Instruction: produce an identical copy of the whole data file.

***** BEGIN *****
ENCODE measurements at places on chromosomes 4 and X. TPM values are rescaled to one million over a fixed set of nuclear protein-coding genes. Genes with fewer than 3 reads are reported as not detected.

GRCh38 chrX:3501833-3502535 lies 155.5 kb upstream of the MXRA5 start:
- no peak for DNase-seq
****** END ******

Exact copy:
ENCODE measurements at places on chromosomes 4 and X. TPM values are rescaled to one million over a fixed set of nuclear protein-coding genes. Genes with fewer than 3 reads are reported as not detected.

GRCh38 chrX:3501833-3502535 lies 155.5 kb upstream of the MXRA5 start:
- no peak for DNase-seq